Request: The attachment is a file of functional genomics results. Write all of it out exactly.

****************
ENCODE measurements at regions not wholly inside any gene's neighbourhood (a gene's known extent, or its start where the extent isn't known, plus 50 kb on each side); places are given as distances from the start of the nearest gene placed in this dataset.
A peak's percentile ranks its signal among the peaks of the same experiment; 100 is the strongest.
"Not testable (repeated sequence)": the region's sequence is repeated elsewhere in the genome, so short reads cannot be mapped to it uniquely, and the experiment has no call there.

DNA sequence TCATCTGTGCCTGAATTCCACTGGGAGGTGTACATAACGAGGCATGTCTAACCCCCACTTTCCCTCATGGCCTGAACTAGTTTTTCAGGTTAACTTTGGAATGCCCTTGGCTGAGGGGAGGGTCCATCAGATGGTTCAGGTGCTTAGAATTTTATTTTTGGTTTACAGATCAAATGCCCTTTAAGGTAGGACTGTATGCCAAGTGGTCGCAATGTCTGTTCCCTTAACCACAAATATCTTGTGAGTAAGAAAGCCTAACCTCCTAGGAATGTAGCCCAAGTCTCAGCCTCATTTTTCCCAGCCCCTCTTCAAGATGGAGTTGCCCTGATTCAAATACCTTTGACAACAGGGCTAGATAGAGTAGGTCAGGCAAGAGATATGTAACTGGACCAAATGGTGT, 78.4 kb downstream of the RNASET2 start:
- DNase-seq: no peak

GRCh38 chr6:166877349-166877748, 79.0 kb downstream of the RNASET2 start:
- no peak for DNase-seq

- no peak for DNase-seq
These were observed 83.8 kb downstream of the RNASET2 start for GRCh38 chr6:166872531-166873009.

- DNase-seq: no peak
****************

ENCODE measurements at regions not wholly inside any gene's neighbourhood (a gene's known extent, or its start where the extent isn't known, plus 50 kb on each side); places are given as distances from the start of the nearest gene placed in this dataset.
A peak's percentile ranks its signal among the peaks of the same experiment; 100 is the strongest.
"Not testable (repeated sequence)": the region's sequence is repeated elsewhere in the genome, so short reads cannot be mapped to it uniquely, and the experiment has no call there.

DNA sequence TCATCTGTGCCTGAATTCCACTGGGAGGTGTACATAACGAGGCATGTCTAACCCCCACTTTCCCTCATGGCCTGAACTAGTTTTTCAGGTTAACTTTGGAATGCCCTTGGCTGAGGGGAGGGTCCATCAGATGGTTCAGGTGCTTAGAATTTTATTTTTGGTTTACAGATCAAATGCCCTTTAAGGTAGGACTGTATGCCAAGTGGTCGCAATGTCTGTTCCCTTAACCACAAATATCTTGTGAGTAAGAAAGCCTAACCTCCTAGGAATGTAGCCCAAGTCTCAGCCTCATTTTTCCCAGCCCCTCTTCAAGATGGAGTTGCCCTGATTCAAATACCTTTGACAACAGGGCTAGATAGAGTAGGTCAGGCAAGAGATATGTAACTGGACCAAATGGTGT, 78.4 kb downstream of the RNASET2 start:
- DNase-seq: no peak

GRCh38 chr6:166877349-166877748, 79.0 kb downstream of the RNASET2 start:
- no peak for DNase-seq

- no peak for DNase-seq
These were observed 83.8 kb downstream of the RNASET2 start for GRCh38 chr6:166872531-166873009.

- DNase-seq: no peak